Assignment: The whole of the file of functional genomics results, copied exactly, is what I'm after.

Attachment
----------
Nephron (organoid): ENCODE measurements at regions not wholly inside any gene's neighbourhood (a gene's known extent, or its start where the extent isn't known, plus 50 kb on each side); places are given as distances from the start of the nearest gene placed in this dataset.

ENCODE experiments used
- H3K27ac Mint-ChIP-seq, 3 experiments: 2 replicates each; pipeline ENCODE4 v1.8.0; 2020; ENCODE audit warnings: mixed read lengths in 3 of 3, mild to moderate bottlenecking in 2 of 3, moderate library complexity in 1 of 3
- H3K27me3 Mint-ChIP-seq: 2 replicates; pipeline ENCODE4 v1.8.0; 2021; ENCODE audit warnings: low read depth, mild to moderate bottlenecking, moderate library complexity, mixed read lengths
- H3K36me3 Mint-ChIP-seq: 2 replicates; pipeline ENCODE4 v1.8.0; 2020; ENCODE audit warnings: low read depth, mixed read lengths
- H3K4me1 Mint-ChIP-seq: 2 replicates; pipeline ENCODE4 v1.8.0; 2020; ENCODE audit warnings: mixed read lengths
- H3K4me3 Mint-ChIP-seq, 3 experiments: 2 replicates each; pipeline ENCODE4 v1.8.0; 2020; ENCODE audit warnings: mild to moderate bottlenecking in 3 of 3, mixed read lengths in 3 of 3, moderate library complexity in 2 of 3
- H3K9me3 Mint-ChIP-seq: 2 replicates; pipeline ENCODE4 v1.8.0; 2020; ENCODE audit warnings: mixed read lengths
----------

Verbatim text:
Nephron (organoid): ENCODE measurements at regions not wholly inside any gene's neighbourhood (a gene's known extent, or its start where the extent isn't known, plus 50 kb on each side); places are given as distances from the start of the nearest gene placed in this dataset.

ENCODE experiments used
- H3K27ac Mint-ChIP-seq, 3 experiments: 2 replicates each; pipeline ENCODE4 v1.8.0; 2020; ENCODE audit warnings: mixed read lengths in 3 of 3, mild to moderate bottlenecking in 2 of 3, moderate library complexity in 1 of 3
- H3K27me3 Mint-ChIP-seq: 2 replicates; pipeline ENCODE4 v1.8.0; 2021; ENCODE audit warnings: low read depth, mild to moderate bottlenecking, moderate library complexity, mixed read lengths
- H3K36me3 Mint-ChIP-seq: 2 replicates; pipeline ENCODE4 v1.8.0; 2020; ENCODE audit warnings: low read depth, mixed read lengths
- H3K4me1 Mint-ChIP-seq: 2 replicates; pipeline ENCODE4 v1.8.0; 2020; ENCODE audit warnings: mixed read lengths
- H3K4me3 Mint-ChIP-seq, 3 experiments: 2 replicates each; pipeline ENCODE4 v1.8.0; 2020; ENCODE audit warnings: mild to moderate bottlenecking in 3 of 3, mixed read lengths in 3 of 3, moderate library complexity in 2 of 3
- H3K9me3 Mint-ChIP-seq: 2 replicates; pipeline ENCODE4 v1.8.0; 2020; ENCODE audit warnings: mixed read lengths